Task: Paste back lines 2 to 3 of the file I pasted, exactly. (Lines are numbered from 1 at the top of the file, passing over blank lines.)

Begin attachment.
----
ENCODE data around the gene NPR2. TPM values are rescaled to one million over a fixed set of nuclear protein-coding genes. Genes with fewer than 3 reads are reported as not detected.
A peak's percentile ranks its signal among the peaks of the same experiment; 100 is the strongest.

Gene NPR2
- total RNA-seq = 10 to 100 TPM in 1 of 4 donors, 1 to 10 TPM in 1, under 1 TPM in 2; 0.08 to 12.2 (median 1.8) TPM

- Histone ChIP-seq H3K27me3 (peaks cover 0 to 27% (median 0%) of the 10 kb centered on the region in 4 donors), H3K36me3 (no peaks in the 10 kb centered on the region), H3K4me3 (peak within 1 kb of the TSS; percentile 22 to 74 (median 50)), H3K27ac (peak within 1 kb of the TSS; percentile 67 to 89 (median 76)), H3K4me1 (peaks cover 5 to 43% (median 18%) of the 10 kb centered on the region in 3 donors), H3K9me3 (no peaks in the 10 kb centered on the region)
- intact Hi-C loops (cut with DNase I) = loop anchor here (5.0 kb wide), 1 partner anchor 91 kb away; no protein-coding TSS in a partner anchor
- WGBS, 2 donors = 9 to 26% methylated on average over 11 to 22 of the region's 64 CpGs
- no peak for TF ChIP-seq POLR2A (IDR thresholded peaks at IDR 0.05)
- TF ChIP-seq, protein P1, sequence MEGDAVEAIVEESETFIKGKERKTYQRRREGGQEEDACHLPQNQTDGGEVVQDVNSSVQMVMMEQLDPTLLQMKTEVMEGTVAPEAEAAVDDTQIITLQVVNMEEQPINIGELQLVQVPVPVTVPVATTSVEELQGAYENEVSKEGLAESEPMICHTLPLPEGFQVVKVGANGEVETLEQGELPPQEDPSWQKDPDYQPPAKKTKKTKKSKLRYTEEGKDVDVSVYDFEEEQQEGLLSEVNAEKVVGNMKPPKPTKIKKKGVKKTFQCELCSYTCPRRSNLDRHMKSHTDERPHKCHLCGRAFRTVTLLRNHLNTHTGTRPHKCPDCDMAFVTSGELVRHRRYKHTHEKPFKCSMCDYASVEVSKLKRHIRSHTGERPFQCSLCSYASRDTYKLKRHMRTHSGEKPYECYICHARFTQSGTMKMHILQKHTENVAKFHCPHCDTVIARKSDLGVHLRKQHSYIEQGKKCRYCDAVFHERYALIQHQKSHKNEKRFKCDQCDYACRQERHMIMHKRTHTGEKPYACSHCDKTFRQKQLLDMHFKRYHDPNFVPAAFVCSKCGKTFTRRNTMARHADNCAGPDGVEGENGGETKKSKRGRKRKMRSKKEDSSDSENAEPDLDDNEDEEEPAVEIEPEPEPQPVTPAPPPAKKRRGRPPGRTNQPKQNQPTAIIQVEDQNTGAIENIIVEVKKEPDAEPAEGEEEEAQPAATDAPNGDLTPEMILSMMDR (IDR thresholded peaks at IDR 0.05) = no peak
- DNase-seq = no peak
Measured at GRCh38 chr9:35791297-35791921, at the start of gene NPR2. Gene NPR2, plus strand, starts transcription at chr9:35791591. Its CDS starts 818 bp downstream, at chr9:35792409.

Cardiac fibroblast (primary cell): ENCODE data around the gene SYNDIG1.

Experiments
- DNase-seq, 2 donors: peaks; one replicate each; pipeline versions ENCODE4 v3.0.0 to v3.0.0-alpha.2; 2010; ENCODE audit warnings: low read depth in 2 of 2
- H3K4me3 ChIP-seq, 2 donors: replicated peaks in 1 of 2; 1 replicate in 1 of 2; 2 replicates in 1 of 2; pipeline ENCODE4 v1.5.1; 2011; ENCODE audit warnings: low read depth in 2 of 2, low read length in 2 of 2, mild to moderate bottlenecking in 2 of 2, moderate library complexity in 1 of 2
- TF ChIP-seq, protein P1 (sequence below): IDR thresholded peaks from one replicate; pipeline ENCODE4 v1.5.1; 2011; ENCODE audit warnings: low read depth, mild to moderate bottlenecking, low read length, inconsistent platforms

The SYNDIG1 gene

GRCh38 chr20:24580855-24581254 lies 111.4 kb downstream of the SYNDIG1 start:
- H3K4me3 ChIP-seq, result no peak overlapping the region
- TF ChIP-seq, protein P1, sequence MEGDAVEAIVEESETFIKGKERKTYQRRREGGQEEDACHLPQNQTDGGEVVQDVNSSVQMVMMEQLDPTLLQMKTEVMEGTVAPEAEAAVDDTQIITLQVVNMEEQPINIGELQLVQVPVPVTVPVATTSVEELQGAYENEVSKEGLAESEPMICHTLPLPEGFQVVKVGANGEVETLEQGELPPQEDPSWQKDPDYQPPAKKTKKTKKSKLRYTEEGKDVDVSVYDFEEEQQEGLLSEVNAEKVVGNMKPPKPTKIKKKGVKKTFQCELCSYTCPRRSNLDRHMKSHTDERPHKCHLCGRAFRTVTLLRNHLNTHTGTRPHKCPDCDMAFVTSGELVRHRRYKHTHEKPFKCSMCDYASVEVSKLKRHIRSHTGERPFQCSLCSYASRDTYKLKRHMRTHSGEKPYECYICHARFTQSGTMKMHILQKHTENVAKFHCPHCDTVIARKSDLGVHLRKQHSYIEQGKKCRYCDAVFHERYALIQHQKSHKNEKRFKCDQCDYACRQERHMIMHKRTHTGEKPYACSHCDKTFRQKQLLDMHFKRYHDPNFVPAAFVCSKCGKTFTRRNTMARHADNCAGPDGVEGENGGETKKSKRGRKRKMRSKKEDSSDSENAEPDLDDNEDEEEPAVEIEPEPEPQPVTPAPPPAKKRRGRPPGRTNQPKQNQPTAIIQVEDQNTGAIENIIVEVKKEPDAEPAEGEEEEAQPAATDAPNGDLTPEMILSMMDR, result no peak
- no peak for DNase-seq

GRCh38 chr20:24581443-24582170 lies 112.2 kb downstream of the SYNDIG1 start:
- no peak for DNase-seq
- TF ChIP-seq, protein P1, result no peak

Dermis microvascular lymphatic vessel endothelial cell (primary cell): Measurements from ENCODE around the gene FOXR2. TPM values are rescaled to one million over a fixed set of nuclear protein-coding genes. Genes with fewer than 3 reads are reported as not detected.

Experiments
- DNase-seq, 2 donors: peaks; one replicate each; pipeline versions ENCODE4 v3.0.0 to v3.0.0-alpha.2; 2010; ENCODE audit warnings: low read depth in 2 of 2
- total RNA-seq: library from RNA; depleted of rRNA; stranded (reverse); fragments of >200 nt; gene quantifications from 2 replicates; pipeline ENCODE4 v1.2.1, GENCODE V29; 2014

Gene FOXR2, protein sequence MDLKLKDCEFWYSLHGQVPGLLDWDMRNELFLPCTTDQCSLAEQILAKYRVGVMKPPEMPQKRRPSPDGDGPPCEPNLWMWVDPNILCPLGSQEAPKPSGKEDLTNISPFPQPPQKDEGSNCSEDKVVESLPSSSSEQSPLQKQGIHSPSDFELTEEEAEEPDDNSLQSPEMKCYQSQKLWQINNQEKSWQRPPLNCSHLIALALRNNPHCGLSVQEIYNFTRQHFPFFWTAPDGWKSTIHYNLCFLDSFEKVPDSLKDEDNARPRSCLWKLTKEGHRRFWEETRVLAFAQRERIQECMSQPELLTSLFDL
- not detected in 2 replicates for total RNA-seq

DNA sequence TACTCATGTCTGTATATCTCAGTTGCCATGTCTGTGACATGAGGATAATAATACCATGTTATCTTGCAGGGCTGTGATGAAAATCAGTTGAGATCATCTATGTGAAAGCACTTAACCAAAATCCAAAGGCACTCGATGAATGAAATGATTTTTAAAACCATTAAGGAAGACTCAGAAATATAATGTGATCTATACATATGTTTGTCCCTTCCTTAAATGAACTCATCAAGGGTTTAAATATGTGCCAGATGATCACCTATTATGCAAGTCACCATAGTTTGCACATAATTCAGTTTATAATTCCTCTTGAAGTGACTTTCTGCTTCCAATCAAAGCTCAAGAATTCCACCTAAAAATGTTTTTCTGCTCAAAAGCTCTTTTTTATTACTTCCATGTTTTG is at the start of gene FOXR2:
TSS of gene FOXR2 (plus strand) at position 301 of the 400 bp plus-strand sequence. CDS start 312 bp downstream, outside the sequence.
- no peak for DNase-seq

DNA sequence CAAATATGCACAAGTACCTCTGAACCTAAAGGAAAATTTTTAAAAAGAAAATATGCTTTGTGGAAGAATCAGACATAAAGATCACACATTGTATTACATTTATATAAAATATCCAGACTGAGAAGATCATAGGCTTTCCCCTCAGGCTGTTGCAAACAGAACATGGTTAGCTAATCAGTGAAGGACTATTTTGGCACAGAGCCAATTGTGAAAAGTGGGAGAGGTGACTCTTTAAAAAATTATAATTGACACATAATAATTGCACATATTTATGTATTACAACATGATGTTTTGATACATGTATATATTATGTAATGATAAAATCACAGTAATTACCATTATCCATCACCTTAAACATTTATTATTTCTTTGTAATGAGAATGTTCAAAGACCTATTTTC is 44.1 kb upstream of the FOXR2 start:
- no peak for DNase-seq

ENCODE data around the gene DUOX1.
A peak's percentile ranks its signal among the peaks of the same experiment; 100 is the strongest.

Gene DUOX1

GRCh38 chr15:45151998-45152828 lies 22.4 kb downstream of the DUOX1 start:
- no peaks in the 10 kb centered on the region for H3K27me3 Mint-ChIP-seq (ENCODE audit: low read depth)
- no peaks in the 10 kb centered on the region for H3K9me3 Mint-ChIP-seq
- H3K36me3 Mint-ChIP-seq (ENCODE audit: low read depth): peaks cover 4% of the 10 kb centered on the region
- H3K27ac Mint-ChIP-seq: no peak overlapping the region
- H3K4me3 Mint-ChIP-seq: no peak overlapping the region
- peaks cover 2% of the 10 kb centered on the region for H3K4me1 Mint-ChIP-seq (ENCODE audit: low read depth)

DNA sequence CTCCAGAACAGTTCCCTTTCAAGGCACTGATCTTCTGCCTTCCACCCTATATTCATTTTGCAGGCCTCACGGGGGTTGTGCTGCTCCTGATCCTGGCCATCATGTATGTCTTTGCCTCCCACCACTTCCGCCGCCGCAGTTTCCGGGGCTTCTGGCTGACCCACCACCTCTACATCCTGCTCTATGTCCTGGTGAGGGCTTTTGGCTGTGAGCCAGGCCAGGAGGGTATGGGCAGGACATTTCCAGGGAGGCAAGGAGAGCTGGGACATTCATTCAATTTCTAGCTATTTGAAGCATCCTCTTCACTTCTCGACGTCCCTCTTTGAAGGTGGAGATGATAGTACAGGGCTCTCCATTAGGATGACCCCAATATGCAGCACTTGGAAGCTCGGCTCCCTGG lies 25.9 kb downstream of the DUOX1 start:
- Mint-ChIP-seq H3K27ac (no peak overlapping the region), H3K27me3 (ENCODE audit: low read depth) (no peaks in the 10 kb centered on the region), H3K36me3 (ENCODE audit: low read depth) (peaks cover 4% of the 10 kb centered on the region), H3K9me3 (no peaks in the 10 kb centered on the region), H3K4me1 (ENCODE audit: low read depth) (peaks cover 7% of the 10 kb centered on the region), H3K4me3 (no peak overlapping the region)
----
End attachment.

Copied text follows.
A peak's percentile ranks its signal among the peaks of the same experiment; 100 is the strongest.

Gene NPR2